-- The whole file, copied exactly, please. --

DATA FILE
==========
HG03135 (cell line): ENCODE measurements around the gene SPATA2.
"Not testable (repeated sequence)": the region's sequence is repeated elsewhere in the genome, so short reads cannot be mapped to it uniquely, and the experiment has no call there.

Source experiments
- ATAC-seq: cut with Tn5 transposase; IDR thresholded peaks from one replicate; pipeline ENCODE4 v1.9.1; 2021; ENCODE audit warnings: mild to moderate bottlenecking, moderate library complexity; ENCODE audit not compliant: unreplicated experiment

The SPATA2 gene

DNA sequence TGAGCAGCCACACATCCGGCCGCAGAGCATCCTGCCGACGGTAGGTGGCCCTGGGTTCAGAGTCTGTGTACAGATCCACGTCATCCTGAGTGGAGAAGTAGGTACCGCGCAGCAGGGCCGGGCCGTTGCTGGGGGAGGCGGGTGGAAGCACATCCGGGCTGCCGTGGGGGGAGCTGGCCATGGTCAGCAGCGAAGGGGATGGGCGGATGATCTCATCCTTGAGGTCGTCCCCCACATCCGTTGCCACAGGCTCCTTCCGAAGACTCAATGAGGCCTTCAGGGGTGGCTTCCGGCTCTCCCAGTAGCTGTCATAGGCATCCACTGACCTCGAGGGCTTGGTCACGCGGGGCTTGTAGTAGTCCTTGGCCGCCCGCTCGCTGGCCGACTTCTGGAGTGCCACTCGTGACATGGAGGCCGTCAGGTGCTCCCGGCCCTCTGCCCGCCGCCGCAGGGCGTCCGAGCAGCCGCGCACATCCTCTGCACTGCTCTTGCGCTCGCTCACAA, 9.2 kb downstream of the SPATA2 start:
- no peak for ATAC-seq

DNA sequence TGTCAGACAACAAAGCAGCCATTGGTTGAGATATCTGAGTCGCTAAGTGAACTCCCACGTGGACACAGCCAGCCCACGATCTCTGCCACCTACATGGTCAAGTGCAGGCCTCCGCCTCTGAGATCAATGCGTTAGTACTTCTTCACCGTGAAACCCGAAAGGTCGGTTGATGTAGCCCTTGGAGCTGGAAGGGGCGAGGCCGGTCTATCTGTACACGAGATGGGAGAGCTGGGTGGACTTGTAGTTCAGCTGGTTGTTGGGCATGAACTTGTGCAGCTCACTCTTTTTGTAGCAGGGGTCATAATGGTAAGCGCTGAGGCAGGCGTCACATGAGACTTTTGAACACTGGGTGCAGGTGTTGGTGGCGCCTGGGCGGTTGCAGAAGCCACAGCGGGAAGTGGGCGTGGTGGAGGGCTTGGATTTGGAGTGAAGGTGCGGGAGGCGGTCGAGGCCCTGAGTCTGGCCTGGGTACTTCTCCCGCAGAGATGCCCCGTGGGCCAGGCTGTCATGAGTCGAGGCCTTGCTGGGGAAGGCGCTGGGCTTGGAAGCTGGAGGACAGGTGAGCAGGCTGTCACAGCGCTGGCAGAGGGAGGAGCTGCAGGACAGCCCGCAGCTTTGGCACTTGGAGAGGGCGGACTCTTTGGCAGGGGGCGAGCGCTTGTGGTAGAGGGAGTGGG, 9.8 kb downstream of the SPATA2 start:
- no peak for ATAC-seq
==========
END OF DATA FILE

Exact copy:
HG03135 (cell line): ENCODE measurements around the gene SPATA2.
"Not testable (repeated sequence)": the region's sequence is repeated elsewhere in the genome, so short reads cannot be mapped to it uniquely, and the experiment has no call there.

Source experiments
- ATAC-seq: cut with Tn5 transposase; IDR thresholded peaks from one replicate; pipeline ENCODE4 v1.9.1; 2021; ENCODE audit warnings: mild to moderate bottlenecking, moderate library complexity; ENCODE audit not compliant: unreplicated experiment

The SPATA2 gene

DNA sequence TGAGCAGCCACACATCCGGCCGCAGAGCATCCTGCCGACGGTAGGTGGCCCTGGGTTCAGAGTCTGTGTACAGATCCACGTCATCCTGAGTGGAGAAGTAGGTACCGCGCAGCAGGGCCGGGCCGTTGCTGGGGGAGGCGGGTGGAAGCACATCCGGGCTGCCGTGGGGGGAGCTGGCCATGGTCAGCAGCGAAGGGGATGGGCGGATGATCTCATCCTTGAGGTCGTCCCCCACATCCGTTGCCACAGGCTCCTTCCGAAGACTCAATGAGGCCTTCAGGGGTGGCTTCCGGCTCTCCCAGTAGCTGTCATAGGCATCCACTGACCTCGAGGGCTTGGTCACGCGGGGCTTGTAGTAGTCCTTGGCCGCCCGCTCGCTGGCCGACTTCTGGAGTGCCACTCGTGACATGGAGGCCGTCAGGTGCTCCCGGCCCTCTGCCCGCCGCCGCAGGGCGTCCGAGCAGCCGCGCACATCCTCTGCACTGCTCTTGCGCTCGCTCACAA, 9.2 kb downstream of the SPATA2 start:
- no peak for ATAC-seq

DNA sequence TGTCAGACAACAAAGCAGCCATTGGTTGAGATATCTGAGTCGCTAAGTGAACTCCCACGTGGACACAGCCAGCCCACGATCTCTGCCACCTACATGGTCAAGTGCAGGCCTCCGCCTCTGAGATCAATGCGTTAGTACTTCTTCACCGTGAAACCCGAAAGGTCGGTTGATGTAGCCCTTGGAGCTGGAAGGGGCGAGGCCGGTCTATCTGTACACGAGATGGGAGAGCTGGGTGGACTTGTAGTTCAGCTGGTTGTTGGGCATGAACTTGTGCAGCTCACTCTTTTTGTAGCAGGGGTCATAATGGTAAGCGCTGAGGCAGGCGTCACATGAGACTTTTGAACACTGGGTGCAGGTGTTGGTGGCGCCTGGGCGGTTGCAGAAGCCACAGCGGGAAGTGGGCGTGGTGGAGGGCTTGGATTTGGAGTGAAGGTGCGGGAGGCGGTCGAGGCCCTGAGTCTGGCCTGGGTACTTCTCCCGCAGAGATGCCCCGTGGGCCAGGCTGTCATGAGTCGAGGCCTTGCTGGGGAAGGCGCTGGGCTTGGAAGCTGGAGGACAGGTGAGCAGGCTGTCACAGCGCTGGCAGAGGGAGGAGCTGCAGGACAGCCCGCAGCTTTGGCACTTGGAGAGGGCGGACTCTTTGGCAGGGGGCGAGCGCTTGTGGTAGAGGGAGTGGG, 9.8 kb downstream of the SPATA2 start:
- no peak for ATAC-seq